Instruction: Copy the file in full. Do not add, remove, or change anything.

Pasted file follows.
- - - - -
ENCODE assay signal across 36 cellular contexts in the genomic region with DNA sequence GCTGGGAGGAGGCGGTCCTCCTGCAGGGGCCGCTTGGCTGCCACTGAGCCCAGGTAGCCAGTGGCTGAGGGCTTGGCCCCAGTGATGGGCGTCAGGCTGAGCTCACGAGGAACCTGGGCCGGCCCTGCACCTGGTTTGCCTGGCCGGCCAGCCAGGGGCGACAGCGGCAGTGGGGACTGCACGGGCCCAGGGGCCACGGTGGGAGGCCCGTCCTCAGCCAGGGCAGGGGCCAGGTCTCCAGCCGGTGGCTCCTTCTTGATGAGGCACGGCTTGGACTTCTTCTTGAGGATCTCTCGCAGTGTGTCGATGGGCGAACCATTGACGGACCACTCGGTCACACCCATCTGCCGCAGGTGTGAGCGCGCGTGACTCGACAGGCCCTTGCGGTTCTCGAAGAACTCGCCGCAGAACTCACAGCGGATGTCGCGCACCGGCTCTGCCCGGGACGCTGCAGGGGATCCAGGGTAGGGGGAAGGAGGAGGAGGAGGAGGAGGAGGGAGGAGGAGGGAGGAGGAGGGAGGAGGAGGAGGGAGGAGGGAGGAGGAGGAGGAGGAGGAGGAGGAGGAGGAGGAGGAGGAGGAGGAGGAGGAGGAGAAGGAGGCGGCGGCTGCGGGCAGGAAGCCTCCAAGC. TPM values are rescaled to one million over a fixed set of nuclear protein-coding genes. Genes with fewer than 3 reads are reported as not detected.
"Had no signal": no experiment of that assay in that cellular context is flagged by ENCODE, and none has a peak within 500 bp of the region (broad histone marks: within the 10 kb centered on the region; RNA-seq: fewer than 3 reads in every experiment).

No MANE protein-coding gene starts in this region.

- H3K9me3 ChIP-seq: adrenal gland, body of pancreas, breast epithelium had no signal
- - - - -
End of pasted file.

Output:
ENCODE assay signal across 36 cellular contexts in the genomic region with DNA sequence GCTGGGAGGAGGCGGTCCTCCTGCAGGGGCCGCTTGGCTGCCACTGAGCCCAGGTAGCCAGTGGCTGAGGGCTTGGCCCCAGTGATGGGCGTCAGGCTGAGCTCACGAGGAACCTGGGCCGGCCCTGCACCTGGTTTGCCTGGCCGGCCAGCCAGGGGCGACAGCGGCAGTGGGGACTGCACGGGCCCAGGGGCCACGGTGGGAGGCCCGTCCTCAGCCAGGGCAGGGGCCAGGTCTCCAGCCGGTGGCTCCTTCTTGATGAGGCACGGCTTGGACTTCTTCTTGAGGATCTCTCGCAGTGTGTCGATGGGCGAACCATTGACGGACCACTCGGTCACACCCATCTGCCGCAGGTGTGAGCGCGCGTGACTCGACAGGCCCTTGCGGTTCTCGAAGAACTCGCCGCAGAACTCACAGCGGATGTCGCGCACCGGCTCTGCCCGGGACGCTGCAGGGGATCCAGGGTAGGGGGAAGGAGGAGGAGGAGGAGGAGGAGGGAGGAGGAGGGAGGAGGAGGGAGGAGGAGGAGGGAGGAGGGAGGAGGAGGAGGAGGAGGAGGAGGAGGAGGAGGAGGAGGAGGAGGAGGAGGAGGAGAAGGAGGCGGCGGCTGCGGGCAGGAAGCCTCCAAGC. TPM values are rescaled to one million over a fixed set of nuclear protein-coding genes. Genes with fewer than 3 reads are reported as not detected.
"Had no signal": no experiment of that assay in that cellular context is flagged by ENCODE, and none has a peak within 500 bp of the region (broad histone marks: within the 10 kb centered on the region; RNA-seq: fewer than 3 reads in every experiment).

No MANE protein-coding gene starts in this region.

- H3K9me3 ChIP-seq: adrenal gland, body of pancreas, breast epithelium had no signal